For far too long ministers have put the interests of the beef industry ahead of the interests of consumers. The risk to the industry of tighter regulation and higher standards has been judged greater than the risks to the health of the public. Now both ministers and the industry are learning a painful lesson: in the long run if you take risks with consumer confidence you risk the future of the industry itself.
The industry is in need of a restructuring as great as the car industry in the late Seventies. By the late Seventies many ageing car plants were hopelessly uncompetitive, weighed down with outdated equipment and antiquated working practices. The British car industry is back on its feet after a massive capital reconstruction, the importation of foreign management and production methods and sweeping changes to working practices. The beef industry faces no less of a challenge and should learn from some of the lessons so painfully learnt in other industries which have had to change radically to keep the trust of their consumers. It will require far-sighted, professional and at times ruthless leadership in pursuit of the highest standards of quality and safety.
That was the message ministers delivered in the House of Commons yesterday by announcing that the Government does not plan to stem the crisis by ordering the wholesale slaughter of cattle, the measure that would have done most to restore confidence. As a result, the crisis for the beef industry will roll on and its adjustment to reality may take longer than it should.
The market will run its course. If politicians will not enforce higher standards on the industry, consumers surely will, by refusing to buy British beef. The British beef and dairy industries almost certainly will be left with a lot of unproductive, if not useless, assets in the form of cows, land and equipment, now worth far less than a week ago.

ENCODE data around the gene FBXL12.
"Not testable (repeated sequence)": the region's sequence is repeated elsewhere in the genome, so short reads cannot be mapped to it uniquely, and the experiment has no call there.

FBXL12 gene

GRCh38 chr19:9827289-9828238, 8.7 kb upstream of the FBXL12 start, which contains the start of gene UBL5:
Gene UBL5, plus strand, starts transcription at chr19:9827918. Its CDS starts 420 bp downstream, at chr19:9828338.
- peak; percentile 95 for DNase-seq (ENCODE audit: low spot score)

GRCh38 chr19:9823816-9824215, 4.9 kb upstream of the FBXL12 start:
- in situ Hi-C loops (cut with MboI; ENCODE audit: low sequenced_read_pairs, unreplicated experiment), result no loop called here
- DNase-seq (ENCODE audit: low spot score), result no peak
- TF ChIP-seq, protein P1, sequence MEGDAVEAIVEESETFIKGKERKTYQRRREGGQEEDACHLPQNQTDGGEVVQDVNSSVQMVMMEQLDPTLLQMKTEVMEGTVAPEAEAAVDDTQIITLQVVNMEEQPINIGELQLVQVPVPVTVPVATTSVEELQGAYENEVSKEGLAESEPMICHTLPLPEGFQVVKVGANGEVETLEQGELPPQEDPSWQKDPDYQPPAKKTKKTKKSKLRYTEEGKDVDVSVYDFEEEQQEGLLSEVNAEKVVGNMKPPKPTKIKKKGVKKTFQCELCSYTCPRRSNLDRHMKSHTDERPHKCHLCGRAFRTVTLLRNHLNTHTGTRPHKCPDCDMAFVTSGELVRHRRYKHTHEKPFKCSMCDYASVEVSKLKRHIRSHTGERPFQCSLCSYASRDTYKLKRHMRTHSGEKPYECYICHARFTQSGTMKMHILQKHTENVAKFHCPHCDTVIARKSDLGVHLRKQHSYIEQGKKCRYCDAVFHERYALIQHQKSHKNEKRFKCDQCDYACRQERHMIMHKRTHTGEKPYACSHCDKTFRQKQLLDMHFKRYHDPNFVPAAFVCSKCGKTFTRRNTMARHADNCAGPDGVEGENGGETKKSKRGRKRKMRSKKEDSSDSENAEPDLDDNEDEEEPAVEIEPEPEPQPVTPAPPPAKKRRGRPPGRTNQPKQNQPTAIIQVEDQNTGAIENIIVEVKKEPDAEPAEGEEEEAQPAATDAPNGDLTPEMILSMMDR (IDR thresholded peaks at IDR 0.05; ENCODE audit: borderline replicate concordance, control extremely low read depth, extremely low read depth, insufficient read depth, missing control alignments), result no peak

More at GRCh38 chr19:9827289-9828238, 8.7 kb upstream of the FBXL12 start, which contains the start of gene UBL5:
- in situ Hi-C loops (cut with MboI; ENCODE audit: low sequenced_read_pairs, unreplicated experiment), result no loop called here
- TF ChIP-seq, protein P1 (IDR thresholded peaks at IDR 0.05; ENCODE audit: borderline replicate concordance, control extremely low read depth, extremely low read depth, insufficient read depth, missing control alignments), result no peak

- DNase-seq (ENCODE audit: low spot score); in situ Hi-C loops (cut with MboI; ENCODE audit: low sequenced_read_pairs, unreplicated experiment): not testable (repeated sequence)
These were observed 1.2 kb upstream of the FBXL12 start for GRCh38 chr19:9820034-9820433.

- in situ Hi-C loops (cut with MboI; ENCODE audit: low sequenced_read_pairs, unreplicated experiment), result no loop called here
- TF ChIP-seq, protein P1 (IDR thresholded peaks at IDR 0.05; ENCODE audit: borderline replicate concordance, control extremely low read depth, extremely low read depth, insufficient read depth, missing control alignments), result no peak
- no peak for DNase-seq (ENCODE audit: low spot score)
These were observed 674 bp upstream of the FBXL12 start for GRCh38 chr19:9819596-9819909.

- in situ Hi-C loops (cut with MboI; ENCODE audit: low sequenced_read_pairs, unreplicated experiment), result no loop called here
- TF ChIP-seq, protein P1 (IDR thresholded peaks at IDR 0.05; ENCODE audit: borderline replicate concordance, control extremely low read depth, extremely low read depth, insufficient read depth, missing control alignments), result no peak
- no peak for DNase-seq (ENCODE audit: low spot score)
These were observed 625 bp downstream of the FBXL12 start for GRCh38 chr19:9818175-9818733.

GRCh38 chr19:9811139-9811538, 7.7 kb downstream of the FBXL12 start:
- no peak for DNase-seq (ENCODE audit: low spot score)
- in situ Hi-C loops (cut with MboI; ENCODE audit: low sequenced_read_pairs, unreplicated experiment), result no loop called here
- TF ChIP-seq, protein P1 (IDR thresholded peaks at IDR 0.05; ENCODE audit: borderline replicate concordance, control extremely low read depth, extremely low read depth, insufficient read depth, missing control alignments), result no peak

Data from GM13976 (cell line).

Two courses of action face the industry. It may hope that very few cases emerge of the new strain of CJD which is linked to BSE. It could disappear into its bunker, deny the scale of the problem and hope it may emerge in months, if not years, far smaller but still intact. The danger of that piecemeal approach is huge: the industry may never escape the shadow it is under. British beef will be as tainted as British cars were in the Seventies. It could take the industry a decade or more to rid itself of such a bad reputation.
So a radical and far-reaching strategy clearly to put its house in order is essential. For the far-sighted farmer, that should involve the voluntary slaughter of any cows at the slightest risk of contracting BSE and the importation of completely clean herds and processes from abroad. It is time for the farmers to reassure their consumers: only actions will do.